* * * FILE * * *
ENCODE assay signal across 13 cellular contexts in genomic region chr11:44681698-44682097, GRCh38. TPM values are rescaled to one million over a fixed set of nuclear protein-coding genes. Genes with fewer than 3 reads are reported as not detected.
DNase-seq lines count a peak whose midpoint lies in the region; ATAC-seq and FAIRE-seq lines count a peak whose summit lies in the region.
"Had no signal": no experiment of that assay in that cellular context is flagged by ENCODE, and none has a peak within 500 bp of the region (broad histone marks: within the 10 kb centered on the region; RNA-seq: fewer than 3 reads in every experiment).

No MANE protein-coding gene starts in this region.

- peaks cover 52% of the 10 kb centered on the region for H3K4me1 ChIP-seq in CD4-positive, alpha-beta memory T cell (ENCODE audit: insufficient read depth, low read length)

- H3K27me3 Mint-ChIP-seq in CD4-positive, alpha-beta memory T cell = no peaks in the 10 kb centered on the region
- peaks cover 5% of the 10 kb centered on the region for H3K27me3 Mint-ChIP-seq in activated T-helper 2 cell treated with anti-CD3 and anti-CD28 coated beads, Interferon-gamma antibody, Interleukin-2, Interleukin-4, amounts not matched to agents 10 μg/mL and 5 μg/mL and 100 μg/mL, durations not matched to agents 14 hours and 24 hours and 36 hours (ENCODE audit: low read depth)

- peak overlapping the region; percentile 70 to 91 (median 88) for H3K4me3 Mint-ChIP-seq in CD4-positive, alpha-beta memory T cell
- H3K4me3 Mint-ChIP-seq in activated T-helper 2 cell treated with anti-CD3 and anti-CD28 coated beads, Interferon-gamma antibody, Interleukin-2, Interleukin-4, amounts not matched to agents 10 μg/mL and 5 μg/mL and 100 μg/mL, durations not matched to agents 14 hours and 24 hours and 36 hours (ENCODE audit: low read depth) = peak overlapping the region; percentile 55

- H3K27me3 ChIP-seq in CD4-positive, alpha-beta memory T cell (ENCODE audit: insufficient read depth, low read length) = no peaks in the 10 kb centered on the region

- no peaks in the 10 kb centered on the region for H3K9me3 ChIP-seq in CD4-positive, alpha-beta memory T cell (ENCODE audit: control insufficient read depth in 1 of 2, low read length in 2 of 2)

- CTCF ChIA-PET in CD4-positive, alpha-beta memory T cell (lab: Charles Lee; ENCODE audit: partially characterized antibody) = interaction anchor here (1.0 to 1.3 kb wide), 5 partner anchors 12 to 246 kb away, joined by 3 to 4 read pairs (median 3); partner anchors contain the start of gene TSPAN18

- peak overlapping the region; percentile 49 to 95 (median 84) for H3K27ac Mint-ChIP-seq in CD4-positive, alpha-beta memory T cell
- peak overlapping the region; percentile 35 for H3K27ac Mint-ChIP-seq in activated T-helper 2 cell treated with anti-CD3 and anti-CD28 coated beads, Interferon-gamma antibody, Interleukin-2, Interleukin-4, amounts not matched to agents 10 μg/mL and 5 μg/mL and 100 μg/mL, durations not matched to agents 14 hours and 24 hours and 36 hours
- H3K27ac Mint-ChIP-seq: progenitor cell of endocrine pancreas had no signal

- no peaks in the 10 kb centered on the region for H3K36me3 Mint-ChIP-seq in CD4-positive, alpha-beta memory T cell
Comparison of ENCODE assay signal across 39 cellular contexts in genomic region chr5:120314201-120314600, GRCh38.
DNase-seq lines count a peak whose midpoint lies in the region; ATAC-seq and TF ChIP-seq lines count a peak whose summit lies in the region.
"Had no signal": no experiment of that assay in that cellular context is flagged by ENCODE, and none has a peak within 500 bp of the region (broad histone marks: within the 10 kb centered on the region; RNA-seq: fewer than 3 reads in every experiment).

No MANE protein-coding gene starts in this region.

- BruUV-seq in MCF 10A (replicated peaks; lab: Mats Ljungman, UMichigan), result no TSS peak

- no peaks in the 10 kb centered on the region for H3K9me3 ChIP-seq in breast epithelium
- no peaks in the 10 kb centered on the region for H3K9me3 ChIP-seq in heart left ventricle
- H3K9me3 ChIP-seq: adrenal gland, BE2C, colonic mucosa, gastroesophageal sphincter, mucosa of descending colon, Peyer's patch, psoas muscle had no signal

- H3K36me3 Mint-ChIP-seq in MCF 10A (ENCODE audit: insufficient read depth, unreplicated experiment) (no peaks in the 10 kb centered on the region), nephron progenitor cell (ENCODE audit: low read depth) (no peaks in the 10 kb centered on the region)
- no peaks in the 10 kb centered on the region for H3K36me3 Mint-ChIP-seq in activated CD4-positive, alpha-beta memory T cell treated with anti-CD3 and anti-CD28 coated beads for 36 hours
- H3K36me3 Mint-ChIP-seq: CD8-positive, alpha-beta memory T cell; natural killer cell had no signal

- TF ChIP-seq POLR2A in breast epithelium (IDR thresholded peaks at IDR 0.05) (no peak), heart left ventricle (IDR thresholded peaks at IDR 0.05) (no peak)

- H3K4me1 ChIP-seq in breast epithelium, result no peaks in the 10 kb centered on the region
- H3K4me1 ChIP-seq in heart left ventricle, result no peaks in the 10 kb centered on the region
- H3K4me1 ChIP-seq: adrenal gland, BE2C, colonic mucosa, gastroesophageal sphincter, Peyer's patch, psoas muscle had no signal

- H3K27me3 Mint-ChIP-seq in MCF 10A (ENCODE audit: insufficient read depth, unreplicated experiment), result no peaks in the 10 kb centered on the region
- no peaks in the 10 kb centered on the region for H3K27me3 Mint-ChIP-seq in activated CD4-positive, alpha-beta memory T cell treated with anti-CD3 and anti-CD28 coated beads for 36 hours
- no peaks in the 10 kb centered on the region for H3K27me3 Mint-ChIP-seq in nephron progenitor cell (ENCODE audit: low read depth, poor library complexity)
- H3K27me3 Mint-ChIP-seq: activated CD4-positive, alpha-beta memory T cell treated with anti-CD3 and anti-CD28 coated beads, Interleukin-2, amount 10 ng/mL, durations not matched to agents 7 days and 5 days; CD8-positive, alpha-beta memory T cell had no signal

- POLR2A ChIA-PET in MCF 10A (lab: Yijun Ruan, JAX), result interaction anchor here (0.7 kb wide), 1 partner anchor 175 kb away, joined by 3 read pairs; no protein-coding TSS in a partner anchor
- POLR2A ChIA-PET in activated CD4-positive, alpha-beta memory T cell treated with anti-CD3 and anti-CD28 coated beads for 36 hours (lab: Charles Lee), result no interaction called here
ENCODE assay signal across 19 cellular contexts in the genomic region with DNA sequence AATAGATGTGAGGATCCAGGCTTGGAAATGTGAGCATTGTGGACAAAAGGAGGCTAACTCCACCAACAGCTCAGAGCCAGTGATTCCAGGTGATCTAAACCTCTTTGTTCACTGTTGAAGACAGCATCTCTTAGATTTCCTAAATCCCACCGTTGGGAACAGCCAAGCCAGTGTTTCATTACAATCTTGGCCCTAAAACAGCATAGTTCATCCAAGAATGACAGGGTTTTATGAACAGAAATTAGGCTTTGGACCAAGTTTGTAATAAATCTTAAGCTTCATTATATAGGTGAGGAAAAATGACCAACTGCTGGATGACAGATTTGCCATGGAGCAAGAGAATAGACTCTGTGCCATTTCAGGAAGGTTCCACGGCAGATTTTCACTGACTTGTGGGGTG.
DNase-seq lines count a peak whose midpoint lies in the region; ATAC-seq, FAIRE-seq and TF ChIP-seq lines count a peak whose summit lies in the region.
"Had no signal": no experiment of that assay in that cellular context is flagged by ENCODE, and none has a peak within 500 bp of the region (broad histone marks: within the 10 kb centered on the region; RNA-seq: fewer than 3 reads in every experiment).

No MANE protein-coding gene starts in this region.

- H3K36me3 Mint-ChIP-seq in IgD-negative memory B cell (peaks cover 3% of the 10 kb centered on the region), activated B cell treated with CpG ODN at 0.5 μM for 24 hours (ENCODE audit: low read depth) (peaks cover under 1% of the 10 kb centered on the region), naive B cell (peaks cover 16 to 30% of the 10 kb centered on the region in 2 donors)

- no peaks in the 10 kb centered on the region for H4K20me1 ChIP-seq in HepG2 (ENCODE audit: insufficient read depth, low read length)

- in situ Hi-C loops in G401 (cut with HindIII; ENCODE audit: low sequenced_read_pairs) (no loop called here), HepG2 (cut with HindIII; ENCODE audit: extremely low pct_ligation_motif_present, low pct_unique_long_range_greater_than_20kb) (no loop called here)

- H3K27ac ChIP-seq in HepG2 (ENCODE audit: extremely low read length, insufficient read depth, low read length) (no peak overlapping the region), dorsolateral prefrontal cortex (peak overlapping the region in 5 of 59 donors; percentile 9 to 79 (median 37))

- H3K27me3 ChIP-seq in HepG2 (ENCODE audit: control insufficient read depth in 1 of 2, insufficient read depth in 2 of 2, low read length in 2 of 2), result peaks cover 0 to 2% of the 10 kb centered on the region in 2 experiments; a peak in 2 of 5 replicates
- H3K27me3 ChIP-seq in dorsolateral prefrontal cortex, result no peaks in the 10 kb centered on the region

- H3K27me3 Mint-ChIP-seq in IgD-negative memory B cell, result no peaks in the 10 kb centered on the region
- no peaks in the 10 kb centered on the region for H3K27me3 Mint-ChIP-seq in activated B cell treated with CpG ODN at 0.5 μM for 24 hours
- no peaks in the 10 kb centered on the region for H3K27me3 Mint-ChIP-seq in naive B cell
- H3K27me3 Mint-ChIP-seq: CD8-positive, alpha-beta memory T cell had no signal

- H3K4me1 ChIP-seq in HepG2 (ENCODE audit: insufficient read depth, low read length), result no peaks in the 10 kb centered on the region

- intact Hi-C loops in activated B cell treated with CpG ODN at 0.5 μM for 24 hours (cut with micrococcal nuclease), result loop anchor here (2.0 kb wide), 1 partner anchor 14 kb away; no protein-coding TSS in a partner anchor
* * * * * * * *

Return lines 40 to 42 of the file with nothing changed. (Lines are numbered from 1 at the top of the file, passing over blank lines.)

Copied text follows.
"Had no signal": no experiment of that assay in that cellular context is flagged by ENCODE, and none has a peak within 500 bp of the region (broad histone marks: within the 10 kb centered on the region; RNA-seq: fewer than 3 reads in every experiment).

No MANE protein-coding gene starts in this region.

- H3K36me3 Mint-ChIP-seq in IgD-negative memory B cell (peaks cover 3% of the 10 kb centered on the region), activated B cell treated with CpG ODN at 0.5 μM for 24 hours (ENCODE audit: low read depth) (peaks cover under 1% of the 10 kb centered on the region), naive B cell (peaks cover 16 to 30% of the 10 kb centered on the region in 2 donors)